We need nature for our physical and psychological well-being. Our actions reflect this when we turn to beloved pets for companionship, vacation in spots of natural splendor, or spend hours working in the garden. Yet we are also a technological species and have been since we fashioned tools out of stone. Thus one of this century’s central challenges is to embrace our kinship with a more-than-human world—“our totemic self”—and integrate that kinship with our scientific culture and technological selves. This book takes on that challenge and proposes a reenvisioned ecopsychology. Contributors consider such topics as the innate tendency for people to bond with local place; a meaningful nature language; the epidemiological evidence for the health benefits of nature interaction; the theory and practice of ecotherapy; Gaia theory; ecovillages; the neuroscience of perceiving natural beauty; and sacred geography. Taken together, the essays offer a vision for human flourishing and for a more grounded and realistic environmental psychology.
Ecopsychology: Science, Totems, and the Technological Species (2012) was nominated for the 2014 Grawemeyer Award in Psychology which recognizes outstanding ideas in the science of psychology and makes them available to a wide audience.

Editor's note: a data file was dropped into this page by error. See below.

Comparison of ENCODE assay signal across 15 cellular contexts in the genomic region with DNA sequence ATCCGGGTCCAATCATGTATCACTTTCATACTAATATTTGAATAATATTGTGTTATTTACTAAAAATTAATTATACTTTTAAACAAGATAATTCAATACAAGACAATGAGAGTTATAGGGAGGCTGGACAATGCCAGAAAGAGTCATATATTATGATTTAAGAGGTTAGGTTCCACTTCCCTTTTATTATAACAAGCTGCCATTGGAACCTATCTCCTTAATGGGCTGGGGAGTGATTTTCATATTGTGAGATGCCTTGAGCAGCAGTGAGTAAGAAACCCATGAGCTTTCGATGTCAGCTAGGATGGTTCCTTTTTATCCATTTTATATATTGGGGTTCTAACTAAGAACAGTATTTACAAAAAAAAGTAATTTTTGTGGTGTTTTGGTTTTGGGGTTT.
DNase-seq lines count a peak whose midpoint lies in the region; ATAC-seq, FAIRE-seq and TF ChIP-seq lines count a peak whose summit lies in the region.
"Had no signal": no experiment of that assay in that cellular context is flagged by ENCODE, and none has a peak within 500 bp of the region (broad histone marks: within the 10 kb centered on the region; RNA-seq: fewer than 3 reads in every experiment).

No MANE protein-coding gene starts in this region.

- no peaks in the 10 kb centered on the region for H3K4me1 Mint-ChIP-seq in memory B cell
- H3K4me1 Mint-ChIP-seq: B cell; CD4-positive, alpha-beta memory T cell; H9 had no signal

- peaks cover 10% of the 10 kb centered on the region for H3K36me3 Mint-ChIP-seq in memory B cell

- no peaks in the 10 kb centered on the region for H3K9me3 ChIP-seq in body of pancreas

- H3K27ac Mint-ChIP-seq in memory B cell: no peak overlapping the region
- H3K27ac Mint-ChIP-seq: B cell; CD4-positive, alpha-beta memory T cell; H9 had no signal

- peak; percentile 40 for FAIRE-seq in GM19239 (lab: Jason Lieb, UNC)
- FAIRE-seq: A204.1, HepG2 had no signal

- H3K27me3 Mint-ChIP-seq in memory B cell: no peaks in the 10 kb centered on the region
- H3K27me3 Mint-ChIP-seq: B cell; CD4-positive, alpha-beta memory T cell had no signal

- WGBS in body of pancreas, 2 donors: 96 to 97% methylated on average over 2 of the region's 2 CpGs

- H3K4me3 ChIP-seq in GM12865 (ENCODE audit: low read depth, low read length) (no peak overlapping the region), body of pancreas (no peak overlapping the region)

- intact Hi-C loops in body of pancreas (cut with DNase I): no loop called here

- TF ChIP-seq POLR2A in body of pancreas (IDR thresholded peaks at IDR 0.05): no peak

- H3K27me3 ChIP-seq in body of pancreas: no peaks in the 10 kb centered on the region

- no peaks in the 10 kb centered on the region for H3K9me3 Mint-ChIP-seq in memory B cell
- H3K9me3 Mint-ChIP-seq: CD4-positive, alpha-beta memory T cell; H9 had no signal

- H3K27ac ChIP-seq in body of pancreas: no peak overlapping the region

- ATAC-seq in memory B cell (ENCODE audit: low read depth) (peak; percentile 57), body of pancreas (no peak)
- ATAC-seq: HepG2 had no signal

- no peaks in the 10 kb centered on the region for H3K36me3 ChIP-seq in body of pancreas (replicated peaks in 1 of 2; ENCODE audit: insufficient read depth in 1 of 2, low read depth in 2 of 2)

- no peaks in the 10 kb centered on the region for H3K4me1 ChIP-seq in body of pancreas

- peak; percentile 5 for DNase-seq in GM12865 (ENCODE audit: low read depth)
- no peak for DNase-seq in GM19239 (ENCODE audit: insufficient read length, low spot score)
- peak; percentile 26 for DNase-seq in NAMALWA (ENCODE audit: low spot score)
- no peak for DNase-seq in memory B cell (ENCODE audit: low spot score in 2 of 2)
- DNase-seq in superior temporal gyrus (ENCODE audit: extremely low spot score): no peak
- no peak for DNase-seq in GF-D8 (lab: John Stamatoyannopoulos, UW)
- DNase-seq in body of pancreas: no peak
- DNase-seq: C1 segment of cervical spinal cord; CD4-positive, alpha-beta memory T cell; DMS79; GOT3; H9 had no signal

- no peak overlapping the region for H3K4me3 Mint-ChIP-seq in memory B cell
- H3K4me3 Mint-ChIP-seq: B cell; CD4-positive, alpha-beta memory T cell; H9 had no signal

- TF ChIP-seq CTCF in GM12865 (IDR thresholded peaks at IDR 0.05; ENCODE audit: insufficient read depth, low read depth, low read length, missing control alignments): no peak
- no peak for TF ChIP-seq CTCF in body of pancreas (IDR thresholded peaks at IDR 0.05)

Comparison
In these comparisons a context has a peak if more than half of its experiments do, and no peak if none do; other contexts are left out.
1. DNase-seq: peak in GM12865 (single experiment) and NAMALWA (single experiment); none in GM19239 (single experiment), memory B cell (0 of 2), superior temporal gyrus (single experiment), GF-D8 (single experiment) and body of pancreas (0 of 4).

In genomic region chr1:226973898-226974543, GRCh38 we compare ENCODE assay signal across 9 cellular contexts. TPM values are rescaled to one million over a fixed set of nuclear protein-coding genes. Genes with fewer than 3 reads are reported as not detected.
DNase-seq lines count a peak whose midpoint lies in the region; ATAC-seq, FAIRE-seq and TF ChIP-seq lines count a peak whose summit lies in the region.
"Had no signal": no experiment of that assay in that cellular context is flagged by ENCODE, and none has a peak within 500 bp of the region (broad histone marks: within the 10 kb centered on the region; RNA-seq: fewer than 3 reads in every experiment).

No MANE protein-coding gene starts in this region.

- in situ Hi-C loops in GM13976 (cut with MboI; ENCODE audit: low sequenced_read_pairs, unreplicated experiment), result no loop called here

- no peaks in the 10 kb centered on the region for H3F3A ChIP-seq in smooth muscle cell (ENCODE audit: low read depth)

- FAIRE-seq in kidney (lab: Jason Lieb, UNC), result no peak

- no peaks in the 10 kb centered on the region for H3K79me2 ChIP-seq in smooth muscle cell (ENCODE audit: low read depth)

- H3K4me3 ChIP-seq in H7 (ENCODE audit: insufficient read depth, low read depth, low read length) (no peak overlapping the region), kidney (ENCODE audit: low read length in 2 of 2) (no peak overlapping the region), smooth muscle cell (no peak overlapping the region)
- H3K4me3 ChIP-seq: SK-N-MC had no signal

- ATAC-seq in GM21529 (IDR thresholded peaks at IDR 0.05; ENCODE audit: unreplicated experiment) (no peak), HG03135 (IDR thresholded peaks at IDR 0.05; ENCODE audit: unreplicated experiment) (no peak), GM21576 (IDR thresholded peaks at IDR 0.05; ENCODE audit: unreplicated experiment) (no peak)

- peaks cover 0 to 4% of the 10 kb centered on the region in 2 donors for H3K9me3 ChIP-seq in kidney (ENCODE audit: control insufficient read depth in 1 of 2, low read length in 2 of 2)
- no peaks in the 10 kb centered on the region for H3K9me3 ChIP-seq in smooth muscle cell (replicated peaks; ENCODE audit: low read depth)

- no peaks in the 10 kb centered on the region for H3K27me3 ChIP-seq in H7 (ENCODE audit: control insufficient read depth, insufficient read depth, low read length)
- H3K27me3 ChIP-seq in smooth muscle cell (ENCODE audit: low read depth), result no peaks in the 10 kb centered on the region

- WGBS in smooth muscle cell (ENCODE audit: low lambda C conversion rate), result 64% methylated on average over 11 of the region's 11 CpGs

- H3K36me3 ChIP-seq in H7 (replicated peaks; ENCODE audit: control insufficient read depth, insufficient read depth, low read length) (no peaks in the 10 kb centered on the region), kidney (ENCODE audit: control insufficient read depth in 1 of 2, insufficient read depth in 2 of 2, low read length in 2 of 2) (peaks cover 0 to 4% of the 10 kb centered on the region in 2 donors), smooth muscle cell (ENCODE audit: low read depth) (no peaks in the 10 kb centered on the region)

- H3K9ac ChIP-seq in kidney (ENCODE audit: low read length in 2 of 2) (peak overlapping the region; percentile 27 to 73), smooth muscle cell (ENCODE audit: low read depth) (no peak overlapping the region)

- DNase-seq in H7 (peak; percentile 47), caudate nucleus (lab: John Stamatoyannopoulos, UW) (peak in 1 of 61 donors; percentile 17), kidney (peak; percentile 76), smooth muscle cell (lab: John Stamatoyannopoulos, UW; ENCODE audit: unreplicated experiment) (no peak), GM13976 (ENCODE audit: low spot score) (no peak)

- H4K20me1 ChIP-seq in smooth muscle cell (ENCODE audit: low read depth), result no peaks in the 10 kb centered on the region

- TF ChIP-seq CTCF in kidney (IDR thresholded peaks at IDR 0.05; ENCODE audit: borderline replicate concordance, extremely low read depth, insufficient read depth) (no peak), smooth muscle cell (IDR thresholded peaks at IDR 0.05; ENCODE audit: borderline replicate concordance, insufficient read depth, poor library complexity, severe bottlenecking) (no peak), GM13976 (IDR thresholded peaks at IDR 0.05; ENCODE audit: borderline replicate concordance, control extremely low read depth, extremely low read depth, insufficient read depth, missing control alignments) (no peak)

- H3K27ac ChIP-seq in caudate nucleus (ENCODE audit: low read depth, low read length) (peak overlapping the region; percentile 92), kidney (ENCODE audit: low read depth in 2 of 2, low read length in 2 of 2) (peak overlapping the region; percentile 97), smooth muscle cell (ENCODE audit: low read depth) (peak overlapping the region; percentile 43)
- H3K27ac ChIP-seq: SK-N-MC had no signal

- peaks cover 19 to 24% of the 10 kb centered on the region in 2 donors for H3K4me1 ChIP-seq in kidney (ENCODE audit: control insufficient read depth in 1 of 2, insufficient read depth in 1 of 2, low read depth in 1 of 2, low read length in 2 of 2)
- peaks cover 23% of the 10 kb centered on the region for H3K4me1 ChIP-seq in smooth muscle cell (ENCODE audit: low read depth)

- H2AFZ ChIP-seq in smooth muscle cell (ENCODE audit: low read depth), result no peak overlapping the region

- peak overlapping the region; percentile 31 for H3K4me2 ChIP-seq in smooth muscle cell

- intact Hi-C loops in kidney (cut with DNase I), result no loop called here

“The essays contained in Ecopsychology are the benchmark from which all subsequent elaborations of the discipline will proceed. The introduction and the afterword, by Peter Kahn and Patricia Hasbach, neatly summarize ecopsychology’s history, achievements, and challenges. The book does not propose regression to a romantic, pre-technological view of nature but rather the use of modern empirical science to forge a fusion between our natural love of the Earth, its health, and our own—physical and spiritual. This is the canonical text of a new and exciting discipline.”
— Jack Turner, author of The Abstract Wild
“By bringing so many thoughtful and provocative thinkers together, Peter Kahn and Patricia Hasbach have prescribed a twenty-first-century humannature reunion through which individuals, families, and communities offer and receive the gifts of nature; a future in which, as a species, we no longer feel alone; and a world where life returns.”
— Richard Louv, author of The Nature Principle and Last Child in the Woods
“This remarkable collection of stunningly important papers reminds us of our deep evolutionary, biological and emotional connection to the natural world. Our species, Homo sapiens, undoubtedly the most intelligent and powerful species on Earth, must revere our creator, Nature. Nature nourishes and we must nourish Nature and responsibly embrace our responsibilities to ensure the future of all life on this delicate planet. “
— Donald Johanson, Professor and Founding Director, Institute of Human Origins, School of Human Evolution and Social Change, Arizona State University